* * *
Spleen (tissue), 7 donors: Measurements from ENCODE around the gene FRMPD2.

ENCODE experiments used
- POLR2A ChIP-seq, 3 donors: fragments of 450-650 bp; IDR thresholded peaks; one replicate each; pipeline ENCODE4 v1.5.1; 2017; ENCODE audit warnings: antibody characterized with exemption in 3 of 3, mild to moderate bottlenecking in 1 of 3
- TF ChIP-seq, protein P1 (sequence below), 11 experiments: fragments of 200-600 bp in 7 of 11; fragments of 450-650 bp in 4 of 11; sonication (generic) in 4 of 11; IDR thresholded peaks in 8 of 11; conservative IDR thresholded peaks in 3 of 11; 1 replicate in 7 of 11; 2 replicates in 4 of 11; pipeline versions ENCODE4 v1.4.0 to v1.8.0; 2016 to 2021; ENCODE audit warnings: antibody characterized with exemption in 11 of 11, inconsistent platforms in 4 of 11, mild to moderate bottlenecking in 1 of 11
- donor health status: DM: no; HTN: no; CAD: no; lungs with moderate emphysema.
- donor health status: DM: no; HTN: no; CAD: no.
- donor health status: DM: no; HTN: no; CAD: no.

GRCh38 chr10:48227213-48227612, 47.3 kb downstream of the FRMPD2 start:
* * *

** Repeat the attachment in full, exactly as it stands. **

Spleen (tissue), 7 donors: Measurements from ENCODE around the gene FRMPD2.

ENCODE experiments used
- POLR2A ChIP-seq, 3 donors: fragments of 450-650 bp; IDR thresholded peaks; one replicate each; pipeline ENCODE4 v1.5.1; 2017; ENCODE audit warnings: antibody characterized with exemption in 3 of 3, mild to moderate bottlenecking in 1 of 3
- TF ChIP-seq, protein P1 (sequence below), 11 experiments: fragments of 200-600 bp in 7 of 11; fragments of 450-650 bp in 4 of 11; sonication (generic) in 4 of 11; IDR thresholded peaks in 8 of 11; conservative IDR thresholded peaks in 3 of 11; 1 replicate in 7 of 11; 2 replicates in 4 of 11; pipeline versions ENCODE4 v1.4.0 to v1.8.0; 2016 to 2021; ENCODE audit warnings: antibody characterized with exemption in 11 of 11, inconsistent platforms in 4 of 11, mild to moderate bottlenecking in 1 of 11
- donor health status: DM: no; HTN: no; CAD: no; lungs with moderate emphysema.
- donor health status: DM: no; HTN: no; CAD: no.
- donor health status: DM: no; HTN: no; CAD: no.

GRCh38 chr10:48227213-48227612, 47.3 kb downstream of the FRMPD2 start: